BMY

Bristol-Myers Squibb Company

79.24
USD
0.13%
79.24
USD
0.13%
53.22 81.17
52 weeks
52 weeks

Mkt Cap 177.02B

Shares Out 2.23B

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Bristol-Myers Squibb: A Gem In A Period Of Macroeconomic Uncertainties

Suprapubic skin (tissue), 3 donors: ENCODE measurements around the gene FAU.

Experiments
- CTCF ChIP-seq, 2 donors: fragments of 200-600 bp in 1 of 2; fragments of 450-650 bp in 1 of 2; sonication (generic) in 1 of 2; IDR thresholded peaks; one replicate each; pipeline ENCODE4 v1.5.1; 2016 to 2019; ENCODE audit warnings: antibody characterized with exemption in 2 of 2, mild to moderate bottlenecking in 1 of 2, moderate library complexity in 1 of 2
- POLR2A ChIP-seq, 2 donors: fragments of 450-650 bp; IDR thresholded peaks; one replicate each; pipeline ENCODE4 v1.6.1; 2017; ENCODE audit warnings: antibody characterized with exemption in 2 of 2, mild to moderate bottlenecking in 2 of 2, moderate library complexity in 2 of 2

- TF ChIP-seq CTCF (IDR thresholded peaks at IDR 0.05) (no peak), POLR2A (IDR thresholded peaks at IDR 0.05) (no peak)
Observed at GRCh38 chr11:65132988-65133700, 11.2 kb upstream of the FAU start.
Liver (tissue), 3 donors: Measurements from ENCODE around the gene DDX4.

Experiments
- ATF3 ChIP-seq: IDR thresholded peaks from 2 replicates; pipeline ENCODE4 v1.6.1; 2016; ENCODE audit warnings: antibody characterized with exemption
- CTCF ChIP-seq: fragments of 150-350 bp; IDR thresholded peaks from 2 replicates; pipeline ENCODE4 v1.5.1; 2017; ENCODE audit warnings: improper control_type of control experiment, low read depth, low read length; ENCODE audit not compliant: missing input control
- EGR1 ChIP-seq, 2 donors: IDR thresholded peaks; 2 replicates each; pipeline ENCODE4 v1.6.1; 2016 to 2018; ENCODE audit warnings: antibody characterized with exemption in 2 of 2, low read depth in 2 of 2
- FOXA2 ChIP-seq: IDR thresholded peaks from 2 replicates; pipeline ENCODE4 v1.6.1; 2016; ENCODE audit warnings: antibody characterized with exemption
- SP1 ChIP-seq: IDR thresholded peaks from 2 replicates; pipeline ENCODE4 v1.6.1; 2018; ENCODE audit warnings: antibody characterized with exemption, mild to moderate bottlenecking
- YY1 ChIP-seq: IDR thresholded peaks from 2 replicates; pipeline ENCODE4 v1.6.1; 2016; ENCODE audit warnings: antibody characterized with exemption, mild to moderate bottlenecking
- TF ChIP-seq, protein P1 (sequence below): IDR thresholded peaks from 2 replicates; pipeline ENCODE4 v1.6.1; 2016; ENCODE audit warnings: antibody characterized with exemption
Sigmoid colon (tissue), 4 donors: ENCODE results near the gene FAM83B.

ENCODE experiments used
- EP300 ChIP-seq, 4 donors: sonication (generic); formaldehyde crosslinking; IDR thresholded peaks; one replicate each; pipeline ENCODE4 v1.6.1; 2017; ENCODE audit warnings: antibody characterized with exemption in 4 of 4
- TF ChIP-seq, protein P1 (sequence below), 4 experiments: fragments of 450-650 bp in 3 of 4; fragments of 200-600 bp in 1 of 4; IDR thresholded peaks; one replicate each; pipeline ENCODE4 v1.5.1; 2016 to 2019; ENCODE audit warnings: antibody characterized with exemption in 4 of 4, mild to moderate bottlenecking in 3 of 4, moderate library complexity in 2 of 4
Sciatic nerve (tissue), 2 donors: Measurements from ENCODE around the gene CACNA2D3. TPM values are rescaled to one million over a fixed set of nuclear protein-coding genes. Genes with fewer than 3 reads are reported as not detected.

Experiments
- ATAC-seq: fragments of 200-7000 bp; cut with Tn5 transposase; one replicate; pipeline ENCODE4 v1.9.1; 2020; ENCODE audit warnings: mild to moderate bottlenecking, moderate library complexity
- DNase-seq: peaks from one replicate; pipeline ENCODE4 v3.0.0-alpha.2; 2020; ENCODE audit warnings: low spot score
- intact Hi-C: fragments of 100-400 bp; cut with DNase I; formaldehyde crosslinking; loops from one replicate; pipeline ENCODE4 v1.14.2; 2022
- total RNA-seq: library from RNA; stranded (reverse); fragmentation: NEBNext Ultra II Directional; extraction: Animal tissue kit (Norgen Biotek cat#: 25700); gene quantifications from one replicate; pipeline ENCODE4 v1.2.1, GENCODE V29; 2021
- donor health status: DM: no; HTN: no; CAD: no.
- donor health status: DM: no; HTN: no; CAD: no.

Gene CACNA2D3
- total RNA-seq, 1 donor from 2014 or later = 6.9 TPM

Summary The company's medicines received more than ten regulatory approvals in Europe, Japan, and the United States in the first half of 2022. Despite rising global inflation, Bristol-Myers Squibb's EBITDA was $5,363 million in Q2 2022, up 0.8% year-over-year. The company's total debt was about $43 billion in Q2 2022, down $2.94 billion from the previous quarter. On September 9, 2022, the FDA approved Sotyktu for the treatment of adults with plaque psoriasis, and due to its mechanism of action, there is a high likelihood of expanding the indications for the use of this drug in the future. The weakening of the euro, Japanese yen, and British pound against the US dollar is one of the main reasons for the decline in BMY's revenue outside the US. The completion of the acquisitions of Celgene and MyoKardia has enabled Bristol-Myers Squibb (NYSE:BMY) to significantly increase the company's revenue and net income in recent years. At the same time, the company has expanded its product portfolio in immunology, oncology, and cardiovascular diseases, allowing it to carve out a niche in high-growth therapeutic areas. Rising inflation and geopolitical instability in the world are making the markets nervous and thus putting pressure on the price of BMY shares. Despite this, the company is successfully bringing new generation medicines to market, increasing the number of product candidates and reducing debt, creating a fantastic opportunity for investors to consider Bristol-Myers Squibb as a long-term asset. Bristol-Myers Squibb's revenue came in at $11,887 million in Q2 2022, up 1.6% year-over-year. At the same time, the company's P/S ratio is 3.28x at the end of June 2022, which is significantly lower than the average for the healthcare sector, thus indicating that BMY is undervalued by Wall Street. The reasons for the slight increase in Bristol-Myers Squibb's revenue are the diverging dynamics of drug sales in the US and abroad, and the start of sales of Revlimid and Abraxane generics, which brought billions of dollars to the company before losing their exclusivity. In the US, BMY's revenue was $8,268 million in the second quarter of 2022, up 11.9% year-over-year on strong demand for Eliquis and Opdivo. While international revenue was $3,427 million in Q2 2022, down 8% QoQ mainly due to lower demand for branded Revlimid and a significant depreciation of the euro and pound against the US dollar. In my estimation, currency risks will continue to negatively affect Bristol-Myers Squibb's revenue growth until the military conflict between Ukraine and Russia ends and the energy crisis in Europe is resolved. Except for Revlimid, Abraxane, and Empliciti, both quarterly and year-on-year positive sales trends for Bristol-Myers Squibb medicines were demonstrated, which indicates the use of effective strategies for their commercialization in the face of macroeconomic uncertainties in the world. In my estimation, the company will continue to show positive business momentum in the coming quarters with accelerated sales at Reblozyl, Orencia, Eliquis, and Abecma, which should offset Revlimid's sales losses. 21.8% of the company's revenue comes from sales of Opdivo and Yervoy, which are monoclonal antibodies that can effectively fight many types of cancer. In the first half of 2022, the combination of these medicines received several important regulatory approvals in Japan and the European Union, thereby increasing the potential number of patients who can be offered this treatment. Bristol Myers Squibb does not stop there, and as early as Q3 2022, the FDA approved Sotyktu (deucravacitinib) for the treatment of adults with moderate to severe plaque psoriasis. In the US alone, about 7.5 million people have psoriasis, opening a window of opportunity for BMY, which is in dire need of rejuvenating its product portfolio. In phase 3 clinical trials, significantly more patients taking Sotyktu were able to achieve PASI 75 and sPGA 0/1 not only relative to placebo but also relative to Amgen's Otezla (AMGN), which had $2.25 billion in sales in 2021. In addition to being highly effective, Sotyktu's competitive advantage is its oral route of administration, a relatively favorable safety profile, and the absence of a black box warning. As a result, it is highly likely that BMY's drug could become the new standard of care for plaque psoriasis with relative ease. Sotyktu, being a selective allosteric tyrosine kinase 2 inhibitor, can be effective in the treatment of other chronic immune-mediated diseases, including psoriatic arthritis, Crohn's disease, etc. The company is currently conducting several large clinical trials to evaluate the efficacy and safety profile of Sotyktu in the treatment of these diseases. If the primary and secondary endpoints of these studies are achieved, the company's drug could significantly improve the quality of life for tens of millions of people around the world. I estimate Sotyktu's peak sales to be $4.2 billion by 2028, slightly more than Bristol-Myers Squibb's management forecast. Given the company's current portfolio of approved medicines and product candidates, I expect BMY's revenue to decline slightly in 2022 relative to 2021. However, from 2023, revenue and EBITDA margin growth will accelerate due to increased demand for Sotyktu, Camzyos, and Reblozyl from patients and physicians. Conclusion Bristol-Myers Squibb maintains its leading position in the cancer medicines market and is gradually expanding its influence into the fast-growing market segments of medicines used to combat cardiovascular and immunological diseases. Thanks to Giovanni Caforio as the company's CEO, BMY earned $11,887 million in Q2 2022, up 2.1% from the previous quarter. And thus, this once again proves to Wall Street the ability of the company's management to offset the decline in sales of blockbusters Revlimid and Abraxane by increasing demand for other key drugs of the company. The impact of rising inflation, the weakening of the euro, the Japanese yen, and the pound sterling will continue to negatively affect the growth rate of Bristol-Myers Squibb's cash flow. However, these negative factors are practically reflected in the company's share price, reaching the strong support zone that was described in my previous article. Given the risks and catalysts described in this article, I'm maintaining Bristol-Myers Squibb's price target of $101/SHARE. Disclosure: I/we have no stock, option or similar derivative position in any of the companies mentioned, and no plans to initiate any such positions within the next 72 hours. I wrote this article myself, and it expresses my own opinions. I am not receiving compensation for it (other than from Seeking Alpha). I have no business relationship with any company whose stock is mentioned in this article. Additional disclosure: This article may not take into account all the risks and catalysts for the stocks described in it. Any part of this analytical article is provided for informational purposes only, does not constitute an individual investment recommendation, investment idea, advice, offer to buy or sell securities, or other financial instruments. The completeness and accuracy of the information in the analytical article are not guaranteed. If any fundamental criteria or events change in the future, I do not assume any obligation to update this article. Comment